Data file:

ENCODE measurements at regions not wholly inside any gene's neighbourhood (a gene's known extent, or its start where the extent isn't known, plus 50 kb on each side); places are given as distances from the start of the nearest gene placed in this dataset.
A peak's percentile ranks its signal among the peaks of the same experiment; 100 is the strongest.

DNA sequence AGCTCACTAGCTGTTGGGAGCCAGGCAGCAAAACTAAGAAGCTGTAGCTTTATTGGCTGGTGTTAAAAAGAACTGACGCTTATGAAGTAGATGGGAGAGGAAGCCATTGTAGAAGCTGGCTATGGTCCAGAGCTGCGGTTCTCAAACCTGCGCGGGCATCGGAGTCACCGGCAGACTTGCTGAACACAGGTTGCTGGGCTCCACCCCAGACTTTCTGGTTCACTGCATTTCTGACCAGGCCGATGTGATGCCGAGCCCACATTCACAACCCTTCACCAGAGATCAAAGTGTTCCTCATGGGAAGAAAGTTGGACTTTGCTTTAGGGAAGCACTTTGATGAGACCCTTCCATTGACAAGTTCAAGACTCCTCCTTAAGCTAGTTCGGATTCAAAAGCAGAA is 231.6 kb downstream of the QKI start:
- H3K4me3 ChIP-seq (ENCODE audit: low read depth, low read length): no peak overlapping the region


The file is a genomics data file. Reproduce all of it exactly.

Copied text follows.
ENCODE measurements at regions not wholly inside any gene's neighbourhood (a gene's known extent, or its start where the extent isn't known, plus 50 kb on each side); places are given as distances from the start of the nearest gene placed in this dataset.
A peak's percentile ranks its signal among the peaks of the same experiment; 100 is the strongest.

DNA sequence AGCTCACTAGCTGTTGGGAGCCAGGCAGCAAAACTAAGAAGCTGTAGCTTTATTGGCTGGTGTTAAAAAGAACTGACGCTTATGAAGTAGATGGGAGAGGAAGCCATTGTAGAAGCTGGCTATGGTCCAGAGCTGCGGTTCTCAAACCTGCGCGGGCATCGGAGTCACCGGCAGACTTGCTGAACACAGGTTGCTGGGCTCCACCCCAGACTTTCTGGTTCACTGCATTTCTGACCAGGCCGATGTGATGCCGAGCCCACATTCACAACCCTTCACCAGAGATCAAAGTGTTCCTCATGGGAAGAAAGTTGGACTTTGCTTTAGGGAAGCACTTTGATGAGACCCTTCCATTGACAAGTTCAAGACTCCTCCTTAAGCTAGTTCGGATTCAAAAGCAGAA is 231.6 kb downstream of the QKI start:
- H3K4me3 ChIP-seq (ENCODE audit: low read depth, low read length): no peak overlapping the region